Mary, creating savings from current income is a better strategy than borrowing against future income. You would be safe reducing your contribution for a while (yes, your tax withholding will go up) in order to cover this expense and then to build your cushion back up. 3 to 6 months of expenses in boring old cash is a good strategy at all times. And, if it's needed for an emergency, use it, then commit to building it back up again.
Mary, whatever your plan, it needs to include paying off the unexpected expense AND then saving enough in an emergency fund to avoid this in the future. IF you think you can do that in a year with a VERY low interest or no interest card, that could be a good option. If you can't find such a card, you might consider borrowing from your 401K if the plan allows (usually you will be paying yourself about 4% in interest). CAUTION: If you leave your job before the loan is repaid, any remaining loan amount will be treated as a distribution and there will be a 10% early withdrawal penalty in addition to income taxes due if you are not 59.5.
Mary, so you may well need to cut back on your aggressive retirement savings until you can find the "sweet spot" of saving for emergencies + retirement.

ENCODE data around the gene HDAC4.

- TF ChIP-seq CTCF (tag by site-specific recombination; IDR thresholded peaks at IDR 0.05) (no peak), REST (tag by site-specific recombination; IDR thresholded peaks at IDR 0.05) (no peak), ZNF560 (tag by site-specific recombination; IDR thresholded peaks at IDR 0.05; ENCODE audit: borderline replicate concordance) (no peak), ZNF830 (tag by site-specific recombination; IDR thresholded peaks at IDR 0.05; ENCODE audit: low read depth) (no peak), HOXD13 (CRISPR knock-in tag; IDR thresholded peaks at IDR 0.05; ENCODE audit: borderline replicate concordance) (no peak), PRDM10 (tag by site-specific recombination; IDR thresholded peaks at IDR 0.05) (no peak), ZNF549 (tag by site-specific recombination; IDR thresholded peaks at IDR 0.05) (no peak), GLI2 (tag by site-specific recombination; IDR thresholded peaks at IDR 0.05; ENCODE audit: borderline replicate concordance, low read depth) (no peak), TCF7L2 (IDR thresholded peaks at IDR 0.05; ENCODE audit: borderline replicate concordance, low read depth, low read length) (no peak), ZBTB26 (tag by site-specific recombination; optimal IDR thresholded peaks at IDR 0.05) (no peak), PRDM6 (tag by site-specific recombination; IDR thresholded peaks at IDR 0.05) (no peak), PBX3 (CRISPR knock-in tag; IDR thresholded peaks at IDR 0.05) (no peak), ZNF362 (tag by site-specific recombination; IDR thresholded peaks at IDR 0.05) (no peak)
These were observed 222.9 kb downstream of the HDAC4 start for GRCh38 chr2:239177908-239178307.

BTW Mary, congratulations on paying off the credit card debt. Two thumbs up.
Mary: If you own a home, you could try opening a HELOC (home equity line of credit). Then pay off this expense. Just remember when you borrow your home isn't an ATM machine. Borrowing on it should be carefully considered and not become a habit. Kathy
Cecil, does your wife not work because you have children at home? I love having the house paid off by the time you retire, but I'm also wondering if you have sufficient insurance to protect your family.
Cecil, having a paid off home by the time you retire is a fantastic goal. I hate it when I see clients who at 65 just refinanced for another 30 years. That said, you have plenty of time until retirement. I suggest that you DO fund a spousal IRA if you could eliminate that additional house payment and still have the house paid off at retirement.
Also, Cecil, Delia makes a good point. You are doing a fantastic job on your finances but remember that good planning also includes risk management and estate planning.